Everyone’s Favorite TV Personality
The beauty of the Good family’s Midas touch is that it is by no means confined to designing handsome retail galleries and filling them with fine home furnishings. So, while awe-inspiring atriums were being designed and built at the store, Phil and Mary were also contemplating the clever use of television advertising to entice customers to downtown Kewanee. In fact, they were among the first retailers in the region to extensively use such advertising, with Mary as the store’s spokesperson.
While some of the early TV commercials are now viewed with joyous amusement by all, what was created along the way was an admired and celebrated TV personality. This was made all the more genuine for Good’s many loyal customers when Mary would greet them by name as they walked through the doorway for a repeat visit.
Crossing a Highway in Style
Mary Good’s successful television presence effortlessly translated into further success at the furniture store. But with no more opportunities to expand on the east side of Main Street in downtown Kewanee, Phil, Mary and the family could only look westward, across that street. The fact that Main Street also happened to be an Illinois state highway, traveled by trucks of all shapes and sizes and governed by a complex code of governmental regulations, did not deter the Goods at all.
Soon, Mary could be seen in TV commercials touting the progress of the skywalk construction, putting downtown Kewanee nearly on par with Midwestern sisters like Minneapolis and Des Moines. And not long thereafter, customers were traversing this wonderful bridge to a whole new city block of additional fine-furniture galleries. Along with this signature skywalk high across Main Street USA came further retail innovations like a cozy wine cellar bistro, literally carved out of the “cellar” of one of Goods’ turn-of-the-century buildings, as well as a series of sumptuous bed-and-breakfast suites located inside the furniture store. All innovative ideas, and all ahead of their time.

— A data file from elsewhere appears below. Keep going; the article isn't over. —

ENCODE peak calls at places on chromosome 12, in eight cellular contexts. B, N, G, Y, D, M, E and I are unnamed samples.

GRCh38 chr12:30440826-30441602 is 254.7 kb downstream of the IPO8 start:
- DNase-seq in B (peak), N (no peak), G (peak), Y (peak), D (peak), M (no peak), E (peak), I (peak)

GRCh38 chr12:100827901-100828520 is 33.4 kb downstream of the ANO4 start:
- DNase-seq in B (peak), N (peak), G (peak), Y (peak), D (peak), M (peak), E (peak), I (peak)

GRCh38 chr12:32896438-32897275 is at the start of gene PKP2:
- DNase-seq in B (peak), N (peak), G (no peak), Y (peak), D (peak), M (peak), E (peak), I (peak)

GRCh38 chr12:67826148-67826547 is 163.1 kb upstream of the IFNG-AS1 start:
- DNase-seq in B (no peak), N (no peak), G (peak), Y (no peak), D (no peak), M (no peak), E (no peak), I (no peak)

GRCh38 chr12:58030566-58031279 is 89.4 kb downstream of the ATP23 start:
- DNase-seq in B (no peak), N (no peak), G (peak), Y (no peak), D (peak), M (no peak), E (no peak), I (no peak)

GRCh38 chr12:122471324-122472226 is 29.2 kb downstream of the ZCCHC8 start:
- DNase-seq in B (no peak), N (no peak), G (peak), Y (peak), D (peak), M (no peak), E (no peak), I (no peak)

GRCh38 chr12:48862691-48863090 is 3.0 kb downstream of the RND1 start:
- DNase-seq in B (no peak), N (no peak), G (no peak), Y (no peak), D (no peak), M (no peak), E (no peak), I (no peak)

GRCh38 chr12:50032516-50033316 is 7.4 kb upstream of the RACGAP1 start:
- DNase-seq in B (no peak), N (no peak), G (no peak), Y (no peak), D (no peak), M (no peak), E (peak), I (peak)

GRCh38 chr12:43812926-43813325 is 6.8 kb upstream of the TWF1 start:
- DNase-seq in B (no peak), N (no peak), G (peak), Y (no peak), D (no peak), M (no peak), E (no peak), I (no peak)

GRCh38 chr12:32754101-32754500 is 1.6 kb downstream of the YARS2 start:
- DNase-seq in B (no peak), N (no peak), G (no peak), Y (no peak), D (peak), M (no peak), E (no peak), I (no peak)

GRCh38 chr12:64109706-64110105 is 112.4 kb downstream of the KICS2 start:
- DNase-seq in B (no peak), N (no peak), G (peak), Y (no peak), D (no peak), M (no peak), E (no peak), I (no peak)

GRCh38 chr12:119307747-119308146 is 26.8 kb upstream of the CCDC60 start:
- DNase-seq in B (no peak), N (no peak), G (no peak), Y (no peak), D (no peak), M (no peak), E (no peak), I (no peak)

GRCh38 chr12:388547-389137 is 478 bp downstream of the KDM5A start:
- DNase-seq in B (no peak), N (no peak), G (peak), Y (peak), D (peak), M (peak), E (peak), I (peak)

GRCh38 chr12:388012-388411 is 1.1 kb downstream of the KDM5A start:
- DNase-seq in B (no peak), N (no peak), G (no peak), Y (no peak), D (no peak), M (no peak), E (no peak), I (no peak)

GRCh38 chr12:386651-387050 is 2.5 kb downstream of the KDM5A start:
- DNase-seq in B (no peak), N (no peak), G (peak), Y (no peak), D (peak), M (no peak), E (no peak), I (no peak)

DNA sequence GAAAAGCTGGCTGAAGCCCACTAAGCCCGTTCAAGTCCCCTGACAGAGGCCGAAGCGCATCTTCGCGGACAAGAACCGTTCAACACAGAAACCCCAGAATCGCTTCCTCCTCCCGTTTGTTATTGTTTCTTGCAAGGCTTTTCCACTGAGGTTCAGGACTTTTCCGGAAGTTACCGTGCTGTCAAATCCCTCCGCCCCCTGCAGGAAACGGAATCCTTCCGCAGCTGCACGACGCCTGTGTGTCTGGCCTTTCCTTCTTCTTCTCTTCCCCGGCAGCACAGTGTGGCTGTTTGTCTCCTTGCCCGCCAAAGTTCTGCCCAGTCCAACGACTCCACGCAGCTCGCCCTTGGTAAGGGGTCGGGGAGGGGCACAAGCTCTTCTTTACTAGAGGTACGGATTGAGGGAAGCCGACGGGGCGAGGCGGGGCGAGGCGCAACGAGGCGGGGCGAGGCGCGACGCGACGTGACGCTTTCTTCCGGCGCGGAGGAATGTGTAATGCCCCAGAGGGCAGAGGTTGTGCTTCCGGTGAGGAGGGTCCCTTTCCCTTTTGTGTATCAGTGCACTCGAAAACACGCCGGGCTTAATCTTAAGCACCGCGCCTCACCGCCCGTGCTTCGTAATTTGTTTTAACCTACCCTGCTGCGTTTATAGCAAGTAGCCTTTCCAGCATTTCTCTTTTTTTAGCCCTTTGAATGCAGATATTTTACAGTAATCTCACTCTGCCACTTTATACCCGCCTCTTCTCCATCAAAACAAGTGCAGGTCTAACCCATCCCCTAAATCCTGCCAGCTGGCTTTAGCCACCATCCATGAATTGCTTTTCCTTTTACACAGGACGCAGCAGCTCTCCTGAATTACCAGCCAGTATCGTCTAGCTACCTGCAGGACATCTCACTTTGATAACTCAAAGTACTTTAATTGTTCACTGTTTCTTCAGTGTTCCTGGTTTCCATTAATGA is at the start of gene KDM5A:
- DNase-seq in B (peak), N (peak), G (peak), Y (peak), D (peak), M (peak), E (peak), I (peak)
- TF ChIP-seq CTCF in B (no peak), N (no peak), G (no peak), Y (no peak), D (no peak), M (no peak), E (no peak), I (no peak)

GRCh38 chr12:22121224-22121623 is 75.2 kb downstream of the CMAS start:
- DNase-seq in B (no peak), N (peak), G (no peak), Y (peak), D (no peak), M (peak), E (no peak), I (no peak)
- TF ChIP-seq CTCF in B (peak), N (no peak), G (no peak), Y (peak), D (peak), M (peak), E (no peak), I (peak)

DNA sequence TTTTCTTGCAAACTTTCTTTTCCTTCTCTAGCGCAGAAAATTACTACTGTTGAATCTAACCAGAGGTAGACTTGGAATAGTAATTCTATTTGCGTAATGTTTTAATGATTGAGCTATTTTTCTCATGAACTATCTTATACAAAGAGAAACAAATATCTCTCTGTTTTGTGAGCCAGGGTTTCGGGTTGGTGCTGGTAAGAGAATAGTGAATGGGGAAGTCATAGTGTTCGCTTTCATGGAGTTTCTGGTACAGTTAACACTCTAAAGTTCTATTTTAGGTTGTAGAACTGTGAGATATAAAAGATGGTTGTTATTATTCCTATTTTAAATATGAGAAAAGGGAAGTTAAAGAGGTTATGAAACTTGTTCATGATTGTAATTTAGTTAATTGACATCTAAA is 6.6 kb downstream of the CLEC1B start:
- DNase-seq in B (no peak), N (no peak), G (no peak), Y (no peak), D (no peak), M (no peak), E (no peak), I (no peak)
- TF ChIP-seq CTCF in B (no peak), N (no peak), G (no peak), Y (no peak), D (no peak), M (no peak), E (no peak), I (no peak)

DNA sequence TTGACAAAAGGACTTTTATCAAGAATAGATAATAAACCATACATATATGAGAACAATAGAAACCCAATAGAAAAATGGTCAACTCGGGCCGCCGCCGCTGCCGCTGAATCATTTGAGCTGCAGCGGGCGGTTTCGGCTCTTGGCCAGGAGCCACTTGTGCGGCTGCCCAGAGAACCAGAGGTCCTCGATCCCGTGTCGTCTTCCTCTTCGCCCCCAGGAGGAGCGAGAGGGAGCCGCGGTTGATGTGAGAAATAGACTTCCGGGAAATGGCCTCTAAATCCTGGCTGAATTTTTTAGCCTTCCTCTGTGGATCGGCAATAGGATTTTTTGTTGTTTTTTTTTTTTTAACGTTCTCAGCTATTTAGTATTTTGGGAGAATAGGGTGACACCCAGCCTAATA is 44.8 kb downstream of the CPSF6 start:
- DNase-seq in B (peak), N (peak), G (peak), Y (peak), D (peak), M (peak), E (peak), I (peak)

A Lifetime of Impact
As Phil and Mary Good and their extended Kewanee family celebrate the 120th anniversary of their fine-furniture store, they continue to do what they do best: quietly rolling up their sleeves every day and working to create the next big idea out on the expansive prairies of north-central Illinois. And they continue to attract customers from the four corners of the globe, who come to experience all that our region has to offer.
The ultimate effects of these yeoman’s efforts are far more profound than they might ever imagine. By doing what they do best, the Goods are helping to keep small-town America and its values vibrant, breathing new life into some of the finest examples of historic mercantile architecture in the Midwest, and following all the cutting-edge precepts of sustainability and new urbanism, to boot. All this, without forgetting Phil Good’s original promise to always be America’s Furniture Showplace. iBi